Among the major sites that had trouble staying online or functioning properly: The New York Times, Twitter, Pinterest, Reddit, GitHub, Etsy, Tumblr, Spotify, PayPal, Verizon, Comcast, EA, and the Playstation network. Aside from the inconvenience to those attempting to visit those sites, there’s the question of how an attack like this affects the companies who run those sites. System outages—even seemingly brief ones—can have huge repercussions on the bottom line.
Why her vow not to “add a penny to the debt” is an impossible pledge to keep
Hillary Clinton said nothing on Wednesday night that should derail her considerable chances of winning the presidency on November 8. But if she wins, one simple promise she repeated over and over again could come back to haunt her reelection bid in 2020.
“I also will not add a penny to the debt,” Clinton said toward the beginning of her final presidential-debate performance. She made a similar pledge two more times that night, and it’s a line she has used before on the campaign trail. It’s a short-hand reference to the fact that although she has proposed hundreds of billions in new federal spending for infrastructure, paid family leave, education, and other items, she would pay for those investments by raising an equal or greater amount in revenue through higher taxes on the wealthy and corporations.
An interview with Bill O’Reilly Monday night distilled many of the struggles the Late Show host has had in his first year on the job.
Almost 10 years ago, Stephen Colbert appeared on Fox News’ The O’Reilly Factor in character as the Colbert Report host—a pugnacious, egotistical super-pundit who tolerates no criticism. Colbert has frequently acknowledged that O’Reilly was the chief inspiration for his on-screen persona, and it was hilarious to see the imitation go up against the real thing. “What I do, Bill, is I catch the world in the headlights of my justice,” Colbert bragged to a smirking O’Reilly. “I’m not afraid of anything. Well, I might be afraid of you.” The same day, O’Reilly went on Colbert’s show; the combative tension between the two remains genuinely thrilling to watch.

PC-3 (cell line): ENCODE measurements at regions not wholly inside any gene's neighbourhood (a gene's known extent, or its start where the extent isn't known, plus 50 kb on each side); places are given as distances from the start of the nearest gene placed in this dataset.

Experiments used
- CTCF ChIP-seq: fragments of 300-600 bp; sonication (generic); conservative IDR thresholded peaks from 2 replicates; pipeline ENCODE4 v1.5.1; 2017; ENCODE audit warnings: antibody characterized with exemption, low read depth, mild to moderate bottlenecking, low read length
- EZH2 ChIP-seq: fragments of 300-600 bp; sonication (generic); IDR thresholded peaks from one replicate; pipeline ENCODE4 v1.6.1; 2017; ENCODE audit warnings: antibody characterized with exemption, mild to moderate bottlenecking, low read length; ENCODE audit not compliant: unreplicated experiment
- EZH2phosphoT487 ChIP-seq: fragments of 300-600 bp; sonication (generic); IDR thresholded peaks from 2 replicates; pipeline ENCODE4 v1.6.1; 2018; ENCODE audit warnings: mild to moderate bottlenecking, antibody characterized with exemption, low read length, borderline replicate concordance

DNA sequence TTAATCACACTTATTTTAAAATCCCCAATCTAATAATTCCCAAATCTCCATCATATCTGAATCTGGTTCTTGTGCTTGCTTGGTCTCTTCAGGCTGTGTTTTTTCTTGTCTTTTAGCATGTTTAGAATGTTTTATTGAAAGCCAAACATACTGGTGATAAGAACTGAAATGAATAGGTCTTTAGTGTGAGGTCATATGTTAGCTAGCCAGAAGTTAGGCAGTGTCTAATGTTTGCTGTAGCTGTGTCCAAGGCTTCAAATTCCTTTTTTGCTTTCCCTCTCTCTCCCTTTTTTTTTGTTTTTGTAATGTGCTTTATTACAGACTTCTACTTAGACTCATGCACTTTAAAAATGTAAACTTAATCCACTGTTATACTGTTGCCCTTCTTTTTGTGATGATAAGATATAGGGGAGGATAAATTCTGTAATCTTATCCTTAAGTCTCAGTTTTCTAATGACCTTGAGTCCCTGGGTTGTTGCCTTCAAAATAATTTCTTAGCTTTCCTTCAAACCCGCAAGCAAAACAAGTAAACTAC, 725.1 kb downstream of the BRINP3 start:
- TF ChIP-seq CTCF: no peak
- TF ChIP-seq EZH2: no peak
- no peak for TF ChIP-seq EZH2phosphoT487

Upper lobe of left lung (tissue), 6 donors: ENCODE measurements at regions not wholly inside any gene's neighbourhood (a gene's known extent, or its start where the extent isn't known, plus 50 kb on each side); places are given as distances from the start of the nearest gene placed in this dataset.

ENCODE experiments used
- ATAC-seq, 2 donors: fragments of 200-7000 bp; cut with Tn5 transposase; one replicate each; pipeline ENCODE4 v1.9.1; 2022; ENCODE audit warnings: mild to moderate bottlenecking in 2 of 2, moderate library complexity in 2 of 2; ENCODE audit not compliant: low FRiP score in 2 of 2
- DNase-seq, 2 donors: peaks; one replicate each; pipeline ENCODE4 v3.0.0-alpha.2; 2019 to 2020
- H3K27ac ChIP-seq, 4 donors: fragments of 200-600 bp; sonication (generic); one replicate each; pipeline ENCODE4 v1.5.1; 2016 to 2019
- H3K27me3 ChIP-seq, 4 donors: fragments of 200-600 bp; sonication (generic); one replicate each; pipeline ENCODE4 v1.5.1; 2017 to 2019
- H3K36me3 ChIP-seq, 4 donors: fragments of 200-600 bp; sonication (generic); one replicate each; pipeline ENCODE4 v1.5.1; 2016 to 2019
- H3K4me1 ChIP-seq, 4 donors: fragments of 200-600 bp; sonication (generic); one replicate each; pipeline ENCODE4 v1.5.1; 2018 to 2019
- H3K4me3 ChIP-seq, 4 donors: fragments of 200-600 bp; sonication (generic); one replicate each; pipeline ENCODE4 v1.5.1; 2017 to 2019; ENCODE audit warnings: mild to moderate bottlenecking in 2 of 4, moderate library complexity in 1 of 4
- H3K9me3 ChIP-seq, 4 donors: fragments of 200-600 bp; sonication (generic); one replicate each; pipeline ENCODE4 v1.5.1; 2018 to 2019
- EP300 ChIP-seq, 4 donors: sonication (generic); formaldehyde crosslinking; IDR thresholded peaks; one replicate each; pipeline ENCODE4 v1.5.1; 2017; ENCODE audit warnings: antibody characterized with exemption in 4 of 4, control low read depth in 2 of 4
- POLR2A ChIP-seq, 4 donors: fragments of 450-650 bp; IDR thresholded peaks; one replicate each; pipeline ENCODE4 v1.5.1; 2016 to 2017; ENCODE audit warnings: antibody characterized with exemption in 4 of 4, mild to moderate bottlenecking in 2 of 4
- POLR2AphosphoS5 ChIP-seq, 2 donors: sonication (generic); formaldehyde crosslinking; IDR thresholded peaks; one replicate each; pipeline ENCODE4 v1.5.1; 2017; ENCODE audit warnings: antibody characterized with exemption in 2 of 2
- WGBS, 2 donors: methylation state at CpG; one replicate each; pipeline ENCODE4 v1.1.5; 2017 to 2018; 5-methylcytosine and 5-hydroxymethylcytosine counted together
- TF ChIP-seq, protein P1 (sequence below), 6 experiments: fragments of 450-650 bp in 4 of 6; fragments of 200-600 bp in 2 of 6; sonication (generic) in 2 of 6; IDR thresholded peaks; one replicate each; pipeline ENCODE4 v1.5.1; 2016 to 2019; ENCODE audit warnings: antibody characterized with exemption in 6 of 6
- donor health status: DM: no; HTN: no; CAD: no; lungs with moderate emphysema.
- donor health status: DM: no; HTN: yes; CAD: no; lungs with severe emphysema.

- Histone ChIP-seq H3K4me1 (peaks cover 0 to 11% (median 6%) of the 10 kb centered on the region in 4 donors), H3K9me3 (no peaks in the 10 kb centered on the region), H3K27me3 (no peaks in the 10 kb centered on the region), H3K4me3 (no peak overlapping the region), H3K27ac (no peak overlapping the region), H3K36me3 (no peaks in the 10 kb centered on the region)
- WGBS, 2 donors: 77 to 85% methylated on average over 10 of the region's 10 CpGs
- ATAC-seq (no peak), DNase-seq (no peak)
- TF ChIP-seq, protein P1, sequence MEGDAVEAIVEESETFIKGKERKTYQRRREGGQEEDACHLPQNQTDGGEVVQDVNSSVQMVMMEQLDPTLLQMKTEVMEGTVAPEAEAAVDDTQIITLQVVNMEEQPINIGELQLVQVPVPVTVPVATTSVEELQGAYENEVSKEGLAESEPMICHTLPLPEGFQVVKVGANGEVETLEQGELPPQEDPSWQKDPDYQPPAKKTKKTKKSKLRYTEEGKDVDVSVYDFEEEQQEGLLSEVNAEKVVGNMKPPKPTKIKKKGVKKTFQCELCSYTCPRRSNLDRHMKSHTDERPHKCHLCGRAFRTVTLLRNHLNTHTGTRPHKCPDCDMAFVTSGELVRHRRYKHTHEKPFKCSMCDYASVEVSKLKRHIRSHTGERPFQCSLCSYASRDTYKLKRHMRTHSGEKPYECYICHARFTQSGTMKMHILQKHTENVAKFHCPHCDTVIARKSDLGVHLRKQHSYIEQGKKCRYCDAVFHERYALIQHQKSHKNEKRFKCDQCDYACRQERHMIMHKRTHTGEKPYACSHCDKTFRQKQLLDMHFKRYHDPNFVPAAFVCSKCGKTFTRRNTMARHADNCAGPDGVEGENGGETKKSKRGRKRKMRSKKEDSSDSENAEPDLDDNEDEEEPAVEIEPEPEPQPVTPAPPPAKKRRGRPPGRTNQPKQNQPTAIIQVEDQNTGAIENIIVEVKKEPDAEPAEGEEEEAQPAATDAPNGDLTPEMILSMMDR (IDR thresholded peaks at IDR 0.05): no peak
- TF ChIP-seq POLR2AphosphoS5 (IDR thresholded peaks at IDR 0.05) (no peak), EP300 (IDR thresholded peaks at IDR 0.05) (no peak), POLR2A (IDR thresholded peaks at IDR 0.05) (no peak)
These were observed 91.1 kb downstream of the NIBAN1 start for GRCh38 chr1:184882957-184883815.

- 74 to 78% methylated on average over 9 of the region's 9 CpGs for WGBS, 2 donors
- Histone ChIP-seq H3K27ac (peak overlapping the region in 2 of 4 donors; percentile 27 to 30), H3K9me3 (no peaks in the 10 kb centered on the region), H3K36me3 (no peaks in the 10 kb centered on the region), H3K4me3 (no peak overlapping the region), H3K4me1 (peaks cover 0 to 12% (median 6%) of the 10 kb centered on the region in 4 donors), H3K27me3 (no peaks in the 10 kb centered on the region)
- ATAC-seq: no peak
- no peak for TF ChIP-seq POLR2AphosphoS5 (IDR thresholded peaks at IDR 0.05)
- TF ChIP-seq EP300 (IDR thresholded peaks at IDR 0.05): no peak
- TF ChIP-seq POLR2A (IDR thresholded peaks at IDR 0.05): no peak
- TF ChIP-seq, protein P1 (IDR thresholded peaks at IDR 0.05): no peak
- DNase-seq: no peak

On Monday night O’Reilly went on The Late Show With Stephen Colbert to talk about the state of the Republican Party and Fox News. The conversation was civil, at times energetic, but mostly bland. O’Reilly, clearly far more at ease, pontificated on the state of the Trump campaign while dodging any discussion of some of its biggest controversies. Ultimately, it was a notable reminder of just how much things have changed for Colbert since he cast off his late-night character and joined CBS. To stand out in a crowded landscape, Colbert has pursued even-handedness and empathy, a drastic swerve away from his former public persona. It’s an approach both noble and misguided, but a year into his Late Show run, it’s kept him firmly out of the zeitgeist.